The films these directors made became part of what was known as the Nouvelle Vague – the New Wave – and the first of them to get a national and international reputation was Truffaut’s Les Quatre Cents Coups (The 400 Blows). This semi-autobiographical film about a troubled adolescent in Paris is a mixture of unsentimental social realism and cinematic innovation.

Truffaut himself was a troubled kid. Like Godard he also stole – though Truffaut’s stealing was a bit more pathological and compulsive – and his future looked very uncertain. But Truffaut was obsessed with cinema and that, and Bazin – who took him under his wing and encouraged him – saved him. Tragically, Bazin died just before the release of Les Quatre Cents Coups. The film is dedicated to him.

It is still electrifying to watch. It has a raw energy, partly because it is so unsentimental, and partly because Truffaut was so immersed in the language of film. Les Quatre Cents Coups quotes from other films and has a maturity – which is remarkable in a film made by such a young man – in how it uses the language and tools of cinema. But it also has an immediacy and an intimacy – it is a film that has all the energy and insistence of youth – that makes it so incredibly personal. This was Truffaut’s auteur theory applied to Truffaut.

However, for all its qualities (and it is a masterpiece), Les Quatre Cents Coups was not quite a revolutionary moment in cinema. It was original, but not explosive. It didn’t shatter tradition or find a new cinematic language. It was another film that did that.

Godard’s À bout de souffle (Breathless) was released a year later, in 1960. It is the story of Michel Poiccard, a gangster player by Jean-Paul Belmondo who, after killing a cop, escapes to Paris where he tracks down Patricia Franchini, played by Jean Seberg. He wants to flee to Rome with her but she is not sure and after she finds out what he has done she is torn between handing him over to the police and helping him escape.

The story in the film is nondescript and you can almost reduce it to Godard’s famous maxim that all you need for a film is a girl and a gun. But if the story is all a bit nothing, the film itself is thrilling. And what makes it crackle and pulse is the look of the film – the cigarettes and sunglasses and sex – which immediately marked it as so modern and exciting in 1960.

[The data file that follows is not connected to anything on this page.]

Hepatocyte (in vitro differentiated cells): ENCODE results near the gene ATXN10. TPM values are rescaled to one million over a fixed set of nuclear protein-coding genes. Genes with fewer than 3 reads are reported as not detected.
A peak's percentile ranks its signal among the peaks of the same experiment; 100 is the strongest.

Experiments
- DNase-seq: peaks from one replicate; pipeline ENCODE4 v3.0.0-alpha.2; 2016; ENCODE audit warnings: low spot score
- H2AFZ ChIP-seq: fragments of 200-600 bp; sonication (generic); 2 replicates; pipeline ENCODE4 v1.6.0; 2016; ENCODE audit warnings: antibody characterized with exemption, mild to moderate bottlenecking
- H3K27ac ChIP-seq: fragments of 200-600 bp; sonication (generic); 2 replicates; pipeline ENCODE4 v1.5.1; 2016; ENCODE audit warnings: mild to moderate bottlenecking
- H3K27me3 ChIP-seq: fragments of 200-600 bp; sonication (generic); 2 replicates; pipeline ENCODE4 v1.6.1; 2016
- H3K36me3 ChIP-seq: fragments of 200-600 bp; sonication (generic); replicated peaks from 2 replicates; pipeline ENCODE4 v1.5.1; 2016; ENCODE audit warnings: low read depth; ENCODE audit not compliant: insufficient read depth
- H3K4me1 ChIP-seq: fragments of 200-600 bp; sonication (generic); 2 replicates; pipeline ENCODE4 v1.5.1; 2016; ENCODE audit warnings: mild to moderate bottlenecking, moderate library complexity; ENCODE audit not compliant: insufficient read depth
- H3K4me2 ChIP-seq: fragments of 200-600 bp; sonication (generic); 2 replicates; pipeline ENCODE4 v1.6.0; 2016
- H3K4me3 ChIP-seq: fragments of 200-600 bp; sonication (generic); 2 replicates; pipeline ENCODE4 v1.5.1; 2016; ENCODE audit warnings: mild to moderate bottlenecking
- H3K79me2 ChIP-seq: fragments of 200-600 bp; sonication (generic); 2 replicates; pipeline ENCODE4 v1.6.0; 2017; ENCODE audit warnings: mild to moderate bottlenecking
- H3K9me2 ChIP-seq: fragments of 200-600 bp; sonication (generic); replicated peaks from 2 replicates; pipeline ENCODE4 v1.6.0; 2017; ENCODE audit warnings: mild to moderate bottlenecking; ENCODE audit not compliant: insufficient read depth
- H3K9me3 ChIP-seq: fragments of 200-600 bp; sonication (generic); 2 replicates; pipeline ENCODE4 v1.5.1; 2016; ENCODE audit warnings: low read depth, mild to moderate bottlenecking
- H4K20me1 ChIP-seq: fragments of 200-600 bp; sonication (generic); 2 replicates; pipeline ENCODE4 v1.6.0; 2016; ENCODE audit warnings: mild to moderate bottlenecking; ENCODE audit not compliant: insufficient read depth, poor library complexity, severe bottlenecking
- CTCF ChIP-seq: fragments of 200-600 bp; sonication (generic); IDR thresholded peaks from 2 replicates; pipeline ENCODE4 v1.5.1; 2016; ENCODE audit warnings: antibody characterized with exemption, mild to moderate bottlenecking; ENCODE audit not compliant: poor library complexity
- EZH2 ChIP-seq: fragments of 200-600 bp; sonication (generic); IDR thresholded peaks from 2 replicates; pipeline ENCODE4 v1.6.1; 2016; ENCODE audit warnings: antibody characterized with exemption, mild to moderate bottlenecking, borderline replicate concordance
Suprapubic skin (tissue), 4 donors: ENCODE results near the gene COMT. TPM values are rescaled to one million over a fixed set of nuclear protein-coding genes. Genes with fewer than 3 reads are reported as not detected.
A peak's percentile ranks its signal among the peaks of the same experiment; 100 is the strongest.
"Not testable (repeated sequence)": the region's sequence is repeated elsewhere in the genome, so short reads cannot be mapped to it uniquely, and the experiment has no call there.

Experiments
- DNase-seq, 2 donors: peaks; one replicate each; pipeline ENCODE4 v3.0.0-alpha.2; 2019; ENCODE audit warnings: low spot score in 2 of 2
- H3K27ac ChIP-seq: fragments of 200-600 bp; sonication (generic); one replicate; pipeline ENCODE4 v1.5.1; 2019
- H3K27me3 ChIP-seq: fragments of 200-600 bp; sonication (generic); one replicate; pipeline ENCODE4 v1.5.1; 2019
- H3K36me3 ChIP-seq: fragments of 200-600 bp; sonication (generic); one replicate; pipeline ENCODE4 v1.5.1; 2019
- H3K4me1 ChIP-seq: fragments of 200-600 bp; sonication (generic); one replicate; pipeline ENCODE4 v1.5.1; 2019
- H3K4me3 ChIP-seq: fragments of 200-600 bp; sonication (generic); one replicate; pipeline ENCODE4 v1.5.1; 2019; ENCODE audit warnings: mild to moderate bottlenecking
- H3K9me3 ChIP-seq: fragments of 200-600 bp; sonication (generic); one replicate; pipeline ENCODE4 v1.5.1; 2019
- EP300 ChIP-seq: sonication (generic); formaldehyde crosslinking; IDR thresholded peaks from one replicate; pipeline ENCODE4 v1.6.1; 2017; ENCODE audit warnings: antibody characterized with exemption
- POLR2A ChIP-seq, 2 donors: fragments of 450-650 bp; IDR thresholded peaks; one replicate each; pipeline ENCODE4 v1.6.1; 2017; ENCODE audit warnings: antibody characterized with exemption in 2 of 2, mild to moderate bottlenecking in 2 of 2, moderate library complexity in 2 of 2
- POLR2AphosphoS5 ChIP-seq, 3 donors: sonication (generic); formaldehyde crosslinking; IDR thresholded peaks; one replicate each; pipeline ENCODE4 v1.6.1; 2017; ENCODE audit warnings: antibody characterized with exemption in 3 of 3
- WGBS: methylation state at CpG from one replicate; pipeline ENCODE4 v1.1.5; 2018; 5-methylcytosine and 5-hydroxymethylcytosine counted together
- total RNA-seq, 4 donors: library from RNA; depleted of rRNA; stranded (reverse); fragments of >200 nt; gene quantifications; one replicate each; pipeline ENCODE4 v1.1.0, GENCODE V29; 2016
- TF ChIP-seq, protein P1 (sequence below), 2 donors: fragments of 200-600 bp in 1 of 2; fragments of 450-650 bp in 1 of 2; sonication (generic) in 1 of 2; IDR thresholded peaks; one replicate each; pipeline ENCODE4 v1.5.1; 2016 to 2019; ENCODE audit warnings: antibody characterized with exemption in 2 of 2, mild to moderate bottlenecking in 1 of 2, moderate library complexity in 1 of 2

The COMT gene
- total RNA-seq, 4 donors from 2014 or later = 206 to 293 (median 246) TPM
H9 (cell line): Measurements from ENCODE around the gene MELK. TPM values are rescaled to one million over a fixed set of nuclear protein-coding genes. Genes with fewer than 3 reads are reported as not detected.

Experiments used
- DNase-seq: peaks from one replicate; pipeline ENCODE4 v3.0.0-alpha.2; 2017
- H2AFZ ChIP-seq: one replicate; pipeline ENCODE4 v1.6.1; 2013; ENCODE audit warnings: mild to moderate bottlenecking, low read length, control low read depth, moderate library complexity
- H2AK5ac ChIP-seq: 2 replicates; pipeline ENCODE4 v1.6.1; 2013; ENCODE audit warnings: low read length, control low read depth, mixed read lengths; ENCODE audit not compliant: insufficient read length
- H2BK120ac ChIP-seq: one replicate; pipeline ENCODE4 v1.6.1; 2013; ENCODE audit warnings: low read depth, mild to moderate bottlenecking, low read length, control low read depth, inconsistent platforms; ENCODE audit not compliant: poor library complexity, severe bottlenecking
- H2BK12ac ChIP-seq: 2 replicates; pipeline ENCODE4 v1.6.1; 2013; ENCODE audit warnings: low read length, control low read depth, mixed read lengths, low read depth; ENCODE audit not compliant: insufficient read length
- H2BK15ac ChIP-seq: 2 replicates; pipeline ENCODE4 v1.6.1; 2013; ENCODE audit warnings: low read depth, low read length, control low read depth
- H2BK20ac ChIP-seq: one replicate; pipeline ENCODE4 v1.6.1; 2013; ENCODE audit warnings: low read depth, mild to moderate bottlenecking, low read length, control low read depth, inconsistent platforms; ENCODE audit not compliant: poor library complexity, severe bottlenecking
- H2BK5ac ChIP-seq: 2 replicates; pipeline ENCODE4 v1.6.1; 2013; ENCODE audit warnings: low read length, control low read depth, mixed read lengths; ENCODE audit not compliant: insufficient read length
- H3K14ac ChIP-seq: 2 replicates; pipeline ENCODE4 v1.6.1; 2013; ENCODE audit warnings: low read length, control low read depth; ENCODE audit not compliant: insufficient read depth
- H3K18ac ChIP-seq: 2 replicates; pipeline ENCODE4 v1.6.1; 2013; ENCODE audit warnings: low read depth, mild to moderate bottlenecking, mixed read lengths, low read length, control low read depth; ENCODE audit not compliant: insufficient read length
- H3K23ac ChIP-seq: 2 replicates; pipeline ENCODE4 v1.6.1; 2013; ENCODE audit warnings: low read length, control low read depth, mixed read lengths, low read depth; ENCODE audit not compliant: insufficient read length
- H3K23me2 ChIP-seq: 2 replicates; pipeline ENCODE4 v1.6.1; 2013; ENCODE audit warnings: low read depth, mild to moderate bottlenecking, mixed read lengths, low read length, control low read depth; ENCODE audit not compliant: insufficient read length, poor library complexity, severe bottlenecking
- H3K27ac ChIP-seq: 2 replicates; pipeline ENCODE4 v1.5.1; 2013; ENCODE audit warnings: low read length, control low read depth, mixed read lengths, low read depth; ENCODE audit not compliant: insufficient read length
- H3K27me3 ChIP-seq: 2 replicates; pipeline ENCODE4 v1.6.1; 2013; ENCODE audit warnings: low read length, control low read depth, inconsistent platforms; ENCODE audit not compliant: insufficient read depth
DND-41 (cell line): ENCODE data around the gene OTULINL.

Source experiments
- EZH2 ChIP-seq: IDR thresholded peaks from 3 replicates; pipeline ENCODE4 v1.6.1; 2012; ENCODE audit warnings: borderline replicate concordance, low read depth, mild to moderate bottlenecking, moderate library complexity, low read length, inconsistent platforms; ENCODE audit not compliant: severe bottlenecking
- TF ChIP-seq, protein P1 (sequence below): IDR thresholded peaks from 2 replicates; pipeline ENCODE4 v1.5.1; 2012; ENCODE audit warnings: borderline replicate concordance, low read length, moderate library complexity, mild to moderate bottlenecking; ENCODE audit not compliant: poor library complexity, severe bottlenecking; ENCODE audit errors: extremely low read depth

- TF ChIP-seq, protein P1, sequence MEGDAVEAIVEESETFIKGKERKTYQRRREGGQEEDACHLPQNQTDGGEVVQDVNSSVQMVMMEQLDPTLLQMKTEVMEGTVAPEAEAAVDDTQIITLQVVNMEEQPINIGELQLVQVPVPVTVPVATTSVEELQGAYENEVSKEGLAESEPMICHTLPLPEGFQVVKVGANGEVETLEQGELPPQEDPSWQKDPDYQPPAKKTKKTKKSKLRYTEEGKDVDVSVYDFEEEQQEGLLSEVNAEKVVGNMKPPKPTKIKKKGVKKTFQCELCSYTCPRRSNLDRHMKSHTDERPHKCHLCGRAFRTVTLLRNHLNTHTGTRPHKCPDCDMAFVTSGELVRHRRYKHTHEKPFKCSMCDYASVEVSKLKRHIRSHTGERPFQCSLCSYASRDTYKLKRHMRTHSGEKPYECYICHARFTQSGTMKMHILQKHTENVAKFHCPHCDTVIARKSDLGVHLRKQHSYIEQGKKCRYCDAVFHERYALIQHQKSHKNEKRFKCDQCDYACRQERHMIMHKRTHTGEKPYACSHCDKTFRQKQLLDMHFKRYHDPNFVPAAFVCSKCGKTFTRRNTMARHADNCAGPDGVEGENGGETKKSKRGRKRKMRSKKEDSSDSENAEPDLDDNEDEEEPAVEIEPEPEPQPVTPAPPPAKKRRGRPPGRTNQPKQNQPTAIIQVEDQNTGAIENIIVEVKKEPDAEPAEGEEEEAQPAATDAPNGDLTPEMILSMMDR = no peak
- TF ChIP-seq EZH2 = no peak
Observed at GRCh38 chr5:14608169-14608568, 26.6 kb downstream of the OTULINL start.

And Belmondo/Poiccard is so cool in this film. He is an existential hero – like a character out of a novel by Sartre or Camus. He is a self-created being, a man who lives by decisions and by action. There is a view of this film that it is bleak – that Poiccard’s struggle to live free is ultimately doomed and that his death is inevitable. Truffaut reckoned it to be Godard’s saddest film and described it as a film of ‘moral and physical unhappiness’. Another view is that Belmondo’s existential gangster is a bit cartoony and a bit overdone and that you can’t take him entirely seriously, and that this is a film of style over substance. And no one can argue as to how stylish this film is.

You can freeze shot after shot in À bout de souffle and you’ll have a brilliantly posed still. The camera occasionally lingers on Belmondo in his gangster hat, Gitane between his lips, surrounded by swirling cigarette smoke. Or on Seberg’s face, dwelling on her elfin features and cropped haired in shot after shot – if you have an issue with the male gazey-ness of cinema then Godard really will be top of your hit list. Add to these cool images of beautiful young people the wonderful jazz soundtrack and you have something that in its immediacy was chic, modern and very Parisian.

But the brilliance of À bout de souffle is not its style, nor is it a classic of existential drama. The brilliance of À bout de souffle lies in how it was put together. The film is a masterpiece of Modernist art – it deals in fragments, it shatters time, it confounds meaning but then finds new meaning. It finds new ways of saying things and it allows us to see the world differently. Godard’s approach to making this film was partially born out of necessity. The film feels improvised because much of it was. Godard had a rough idea of a story when he started filming but he was writing the dialogue as he went along. Shots and scenes were improvised throughout the film. And it was partially filmed using light, handheld cameras which tracked the actors as they walked through the streets of Paris.

Tracking shots were done with the cameraman Raoul Coutard sitting in a wheelchair being pushed by Godard. (The pair would work together on almost all Godard’s films from À bout de souffle to 1967’s Week-end – regarded by many as Godard’s greatest period). There were no extras, the crowd really was the Parisian crowd and throughout the film you have passersby stopping and staring at what’s going on. At one point a policeman supposedly ran over to help a character who had been shot, before he realised that it was a film shoot.